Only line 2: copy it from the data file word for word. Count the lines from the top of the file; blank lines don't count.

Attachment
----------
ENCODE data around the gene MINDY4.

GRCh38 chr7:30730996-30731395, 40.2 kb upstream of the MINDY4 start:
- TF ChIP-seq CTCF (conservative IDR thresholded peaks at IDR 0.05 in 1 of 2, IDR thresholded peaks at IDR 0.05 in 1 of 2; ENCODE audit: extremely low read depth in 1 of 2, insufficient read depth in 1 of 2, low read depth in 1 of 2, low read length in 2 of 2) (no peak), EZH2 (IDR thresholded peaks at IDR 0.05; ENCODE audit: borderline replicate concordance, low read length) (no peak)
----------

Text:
GRCh38 chr7:30730996-30731395, 40.2 kb upstream of the MINDY4 start: